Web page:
Hot new research released this month shows that sleeping in bed with your baby at 3 months protected against weaning to up to age 12 months. Despite the possible pros, the U.S. Consumer Product Safety Commission warns parents not to place their infants to sleep in adult beds, stating that the practice puts babies at risk of suffocation and strangulation. And the American Academy of Pediatrics agrees.

From January 1990 to December 1997 there were 121 deaths that were attributed to a parent, caregiver, or sibling rolling on top of or against a baby while sleeping. Over 1.5 million babies die every year related to misuse of infant formula, this is equal to the population of Northern Ireland.

Is the U.S. Consumer Product Safety Commission focusing their efforts in the right area? Please share your thoughts and experiences on this or feel free to ask me about any breastfeeding questions or concerns!

Milkalicious was founded in 2008 by Jennifer Ritchie and Jennifer Kusmier,
2 businesswomen/moms, who were interested in making their passion for breastfeeding a community-based business. The Jennifers work tirelessly to increase long-term breastfeeding rates in Orange County by offering breastfeeding support to new mothers. Both founders are certified through UCSD as Lactation Professionals, and Jennifer Ritchie is currently the Vice President of the Orange County Breastfeeding Coalition. For more on Milkalicious and Jennifer Ritchie visit

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I agree with Nichole. I have breastfed all of my 5 kids, and the youngest is 2 months old right now. With all of my kids the demand fluctuated with their age and their growth spurts, and the milk supply fluctuated according to the baby's demands as well as hormonal changes in my body. However, I nursed my babies on demand and always had enough milk for them. My babies are fast nursers as well, and are done eating after only a few minutes. I don't minding breastfeeding more often when they nurse so quickly. As long as your child is growing well and staying healthy, I think you should just keep at it. You are doing a great job!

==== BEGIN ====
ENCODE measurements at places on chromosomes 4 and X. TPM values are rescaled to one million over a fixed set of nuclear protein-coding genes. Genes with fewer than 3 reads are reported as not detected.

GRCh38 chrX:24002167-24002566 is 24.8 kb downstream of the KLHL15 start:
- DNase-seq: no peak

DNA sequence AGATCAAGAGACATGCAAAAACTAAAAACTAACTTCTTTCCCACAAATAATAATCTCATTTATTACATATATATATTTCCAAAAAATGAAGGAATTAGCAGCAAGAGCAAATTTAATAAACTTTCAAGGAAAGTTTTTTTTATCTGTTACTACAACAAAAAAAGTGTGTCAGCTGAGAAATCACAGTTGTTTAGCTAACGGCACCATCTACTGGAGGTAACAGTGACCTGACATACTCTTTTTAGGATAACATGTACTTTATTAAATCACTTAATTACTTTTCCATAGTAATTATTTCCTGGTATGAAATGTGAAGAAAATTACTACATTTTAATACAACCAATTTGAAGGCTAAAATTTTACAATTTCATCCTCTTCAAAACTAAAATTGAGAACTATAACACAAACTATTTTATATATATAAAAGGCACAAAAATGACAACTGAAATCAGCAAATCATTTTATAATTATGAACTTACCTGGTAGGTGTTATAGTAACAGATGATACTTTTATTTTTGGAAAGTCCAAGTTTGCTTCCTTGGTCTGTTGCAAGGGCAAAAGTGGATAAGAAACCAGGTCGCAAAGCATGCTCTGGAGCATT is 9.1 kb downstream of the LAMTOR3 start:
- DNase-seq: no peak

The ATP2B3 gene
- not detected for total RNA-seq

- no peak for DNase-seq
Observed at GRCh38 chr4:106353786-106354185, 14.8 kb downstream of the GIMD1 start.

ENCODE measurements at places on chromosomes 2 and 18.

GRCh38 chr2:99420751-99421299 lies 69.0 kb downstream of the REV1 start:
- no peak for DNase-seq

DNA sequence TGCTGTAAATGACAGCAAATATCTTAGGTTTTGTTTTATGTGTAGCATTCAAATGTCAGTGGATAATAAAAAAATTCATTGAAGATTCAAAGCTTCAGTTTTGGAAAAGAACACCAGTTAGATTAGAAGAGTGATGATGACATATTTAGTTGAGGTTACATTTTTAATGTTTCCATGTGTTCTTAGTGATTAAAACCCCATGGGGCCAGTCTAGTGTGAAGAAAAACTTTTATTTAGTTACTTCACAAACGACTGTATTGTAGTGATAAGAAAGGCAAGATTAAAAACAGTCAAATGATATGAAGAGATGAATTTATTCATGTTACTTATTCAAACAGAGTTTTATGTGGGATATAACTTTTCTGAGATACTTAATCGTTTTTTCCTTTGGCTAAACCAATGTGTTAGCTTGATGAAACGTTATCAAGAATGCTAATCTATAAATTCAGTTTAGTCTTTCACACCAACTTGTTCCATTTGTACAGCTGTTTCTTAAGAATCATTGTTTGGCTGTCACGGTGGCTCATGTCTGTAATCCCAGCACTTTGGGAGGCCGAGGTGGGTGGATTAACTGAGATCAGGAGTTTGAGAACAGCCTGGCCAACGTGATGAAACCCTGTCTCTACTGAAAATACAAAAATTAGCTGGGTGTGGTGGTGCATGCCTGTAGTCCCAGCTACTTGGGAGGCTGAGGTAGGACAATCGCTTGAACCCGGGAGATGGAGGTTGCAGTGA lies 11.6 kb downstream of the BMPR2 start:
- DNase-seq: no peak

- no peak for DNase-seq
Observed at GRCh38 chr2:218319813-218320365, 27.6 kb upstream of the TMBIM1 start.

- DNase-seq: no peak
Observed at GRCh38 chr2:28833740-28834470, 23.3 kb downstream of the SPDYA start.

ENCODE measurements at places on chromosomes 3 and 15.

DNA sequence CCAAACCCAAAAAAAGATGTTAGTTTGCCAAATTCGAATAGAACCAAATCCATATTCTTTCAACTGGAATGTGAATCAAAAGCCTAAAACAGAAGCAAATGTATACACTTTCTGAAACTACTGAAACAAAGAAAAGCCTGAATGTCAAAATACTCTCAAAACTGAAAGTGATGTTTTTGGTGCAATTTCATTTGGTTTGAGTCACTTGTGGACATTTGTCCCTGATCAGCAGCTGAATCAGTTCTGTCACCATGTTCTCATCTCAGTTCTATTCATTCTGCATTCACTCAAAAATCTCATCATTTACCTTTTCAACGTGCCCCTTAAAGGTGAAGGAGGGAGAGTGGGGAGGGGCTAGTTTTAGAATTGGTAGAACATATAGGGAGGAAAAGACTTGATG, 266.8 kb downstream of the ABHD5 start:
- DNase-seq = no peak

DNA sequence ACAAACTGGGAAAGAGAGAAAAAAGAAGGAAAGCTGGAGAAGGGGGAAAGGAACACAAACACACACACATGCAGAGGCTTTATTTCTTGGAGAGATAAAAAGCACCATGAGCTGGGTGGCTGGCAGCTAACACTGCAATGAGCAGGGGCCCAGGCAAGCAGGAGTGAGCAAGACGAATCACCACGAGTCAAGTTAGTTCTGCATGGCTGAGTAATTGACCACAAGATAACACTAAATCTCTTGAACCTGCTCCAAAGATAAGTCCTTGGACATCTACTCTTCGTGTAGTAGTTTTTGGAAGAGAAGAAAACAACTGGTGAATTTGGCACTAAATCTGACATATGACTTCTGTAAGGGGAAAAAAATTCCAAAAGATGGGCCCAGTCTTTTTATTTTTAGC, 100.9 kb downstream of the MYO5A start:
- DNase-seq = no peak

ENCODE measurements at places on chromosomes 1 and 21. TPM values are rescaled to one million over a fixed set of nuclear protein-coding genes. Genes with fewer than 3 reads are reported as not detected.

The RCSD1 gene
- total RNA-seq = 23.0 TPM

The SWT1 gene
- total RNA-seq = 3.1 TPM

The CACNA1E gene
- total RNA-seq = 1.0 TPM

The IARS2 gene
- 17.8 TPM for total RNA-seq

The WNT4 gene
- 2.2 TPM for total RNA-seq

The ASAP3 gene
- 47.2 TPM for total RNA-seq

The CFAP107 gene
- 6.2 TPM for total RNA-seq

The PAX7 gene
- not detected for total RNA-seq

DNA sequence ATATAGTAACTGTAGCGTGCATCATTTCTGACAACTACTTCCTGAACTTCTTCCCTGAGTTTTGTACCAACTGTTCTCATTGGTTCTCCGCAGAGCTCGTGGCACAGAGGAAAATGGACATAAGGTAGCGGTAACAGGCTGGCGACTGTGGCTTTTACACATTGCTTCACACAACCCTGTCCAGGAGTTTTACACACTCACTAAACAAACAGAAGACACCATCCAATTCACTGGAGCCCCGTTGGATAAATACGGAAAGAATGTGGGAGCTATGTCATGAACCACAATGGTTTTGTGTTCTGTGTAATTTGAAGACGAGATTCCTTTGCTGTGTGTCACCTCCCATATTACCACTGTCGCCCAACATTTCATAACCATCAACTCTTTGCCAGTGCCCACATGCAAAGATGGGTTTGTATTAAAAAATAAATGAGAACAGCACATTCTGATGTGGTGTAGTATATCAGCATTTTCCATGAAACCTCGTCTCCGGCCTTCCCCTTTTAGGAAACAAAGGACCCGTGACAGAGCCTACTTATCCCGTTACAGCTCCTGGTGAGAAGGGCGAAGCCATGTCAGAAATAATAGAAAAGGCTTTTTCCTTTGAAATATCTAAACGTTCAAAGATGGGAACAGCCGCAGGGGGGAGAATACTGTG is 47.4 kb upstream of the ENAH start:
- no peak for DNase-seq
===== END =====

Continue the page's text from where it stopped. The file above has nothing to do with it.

My three year old daughter has slept in my bed since the day she was born. She has also been nursing that long. My 14 year old son and my 12 year old daughter were formula fed because bad advice from my pediatrician and a lack of support helped me decide to give up breastfeeding. My older children were in and out of my bed until about 9 years old. As toddlers they used "blankies" and "binkies". They both had ear infections and were on antibiotics several times by the time they were three. My three year old has never had any kind of security item. She is more outgoing than my other two, she had a virus once and has never been on antibiotics. Everyone has their own experience. For me, the family bed and long term breastfeeding has been a beautiful, life-changing experience.
Thank you so much for sharing!!
Definitely, there is no attempt to warn people about the dangers of imitation baby milk, or induction or c sections how many babies die from being born in american hospitals? It's more than 121 in 7 years!
Hi, my baby is 8 months, breast fed exclusively for the first 6 and now venturing with different fruits and veggies... but my problem is he already has 6 teeth (4 up, 2 down) and inevitably my breasts are starting to pay, he doesn´t bite them but I have the little teeth marks outside my areola. From the beginning he is not one to let go of the boob by himself so I always have to pull out with my pinkie, lately he wants to hang on longer and It feels like he´s chewing on my nipples. There has not been blood or anything that dramatic, just some soreness because he does not want to let go of the breast.

My question is, should I start slowly weaning him? It breaks my heart to even think about it, and I have no clue how to do it. He loves breast feeding, it soothes him like nothing else and it seems unlikely that he will wean himself anytime soon. What do you recommend? Do you have some tips on how to start weaning him slowly so that he´ll be completely weaned by 12 months, which is my "at least" goal.

Hi Valentina,